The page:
The Mursi are one of the last groups in Africa where women still wear large wooden or clay plates in their lower lips. Most Mursi women wear lip-plates as an aesthetic symbol of cultural pride and identity. They signify passage to womanhood/adulthood and are more frequently worn by unmarried and newly wed women. They are generally worn when serving men food or during important ritual events (weddings, men's dueling competitions, dances, tourist photo-ops).
Contrary to popular opinion, anthropologists' accounts indicate that there is little or no connection between the size of a woman’s lip-plate and the size of her bridewealth (number of cattle and guns); and there is no evidence that the labret originated as a deliberate attempt to disfigure and make women less attractive to slave traders. Mursi settlement near Mago River in Ethiopia’s lower Omo Valley.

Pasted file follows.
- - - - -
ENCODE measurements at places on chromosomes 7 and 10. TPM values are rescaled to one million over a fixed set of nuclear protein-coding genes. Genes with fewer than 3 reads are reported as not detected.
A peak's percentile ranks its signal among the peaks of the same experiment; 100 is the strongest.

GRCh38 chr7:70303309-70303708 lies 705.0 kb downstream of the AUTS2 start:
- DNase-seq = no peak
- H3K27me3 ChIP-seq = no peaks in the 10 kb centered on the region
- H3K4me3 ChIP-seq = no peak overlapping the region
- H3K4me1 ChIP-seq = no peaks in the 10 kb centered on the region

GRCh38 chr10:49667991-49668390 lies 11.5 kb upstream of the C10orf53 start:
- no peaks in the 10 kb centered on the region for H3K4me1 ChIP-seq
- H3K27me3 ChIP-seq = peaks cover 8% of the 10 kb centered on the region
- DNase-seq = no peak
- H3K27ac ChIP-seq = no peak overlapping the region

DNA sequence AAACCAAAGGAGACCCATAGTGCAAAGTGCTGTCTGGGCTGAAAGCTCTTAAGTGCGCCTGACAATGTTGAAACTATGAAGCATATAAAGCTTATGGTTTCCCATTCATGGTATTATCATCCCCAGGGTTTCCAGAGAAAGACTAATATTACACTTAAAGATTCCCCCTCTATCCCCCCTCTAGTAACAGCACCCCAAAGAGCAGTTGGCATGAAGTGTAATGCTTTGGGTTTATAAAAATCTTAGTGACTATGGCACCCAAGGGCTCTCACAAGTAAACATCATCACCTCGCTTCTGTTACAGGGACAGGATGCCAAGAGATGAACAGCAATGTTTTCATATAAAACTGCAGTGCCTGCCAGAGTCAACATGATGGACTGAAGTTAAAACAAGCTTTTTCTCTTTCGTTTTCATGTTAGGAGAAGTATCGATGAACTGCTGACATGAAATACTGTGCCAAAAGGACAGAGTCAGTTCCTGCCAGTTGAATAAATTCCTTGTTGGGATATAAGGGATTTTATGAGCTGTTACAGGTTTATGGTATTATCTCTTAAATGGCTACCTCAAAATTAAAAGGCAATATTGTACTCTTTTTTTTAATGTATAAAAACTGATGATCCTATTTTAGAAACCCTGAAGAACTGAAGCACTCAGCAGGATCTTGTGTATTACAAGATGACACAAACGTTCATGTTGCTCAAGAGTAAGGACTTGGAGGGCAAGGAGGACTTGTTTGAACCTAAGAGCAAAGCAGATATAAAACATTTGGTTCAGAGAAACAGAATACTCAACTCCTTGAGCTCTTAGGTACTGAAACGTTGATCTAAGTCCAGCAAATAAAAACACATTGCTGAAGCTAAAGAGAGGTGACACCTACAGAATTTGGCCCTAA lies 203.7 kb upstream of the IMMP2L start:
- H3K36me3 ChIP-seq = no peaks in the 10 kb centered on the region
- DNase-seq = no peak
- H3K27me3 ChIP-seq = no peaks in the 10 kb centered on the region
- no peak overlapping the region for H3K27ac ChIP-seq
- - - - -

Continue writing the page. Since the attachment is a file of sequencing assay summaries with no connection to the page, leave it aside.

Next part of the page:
The Mursi number less than ten thousand and live in small settlements dispersed across a territory of about thirty by eighty kilometres (between the Omo and Mago Rivers) in southwest Ethiopia. The terrain varies from a volcanic plain dominated by a range of hills and a major watershed to riverine forest, thorny bushland thicket and wooded grassland. The climate is harsh and instable with low rainfall and daily temperatures often exceeding 40°C during the dry season. The Mursi depend on a traditional mix of subsistence activities for their livelihood: hoe-cultivation (mostly drought-resistant varieties of sorghum but also some maize, beans and chick-peas) and cattle herding.
© david schweitzer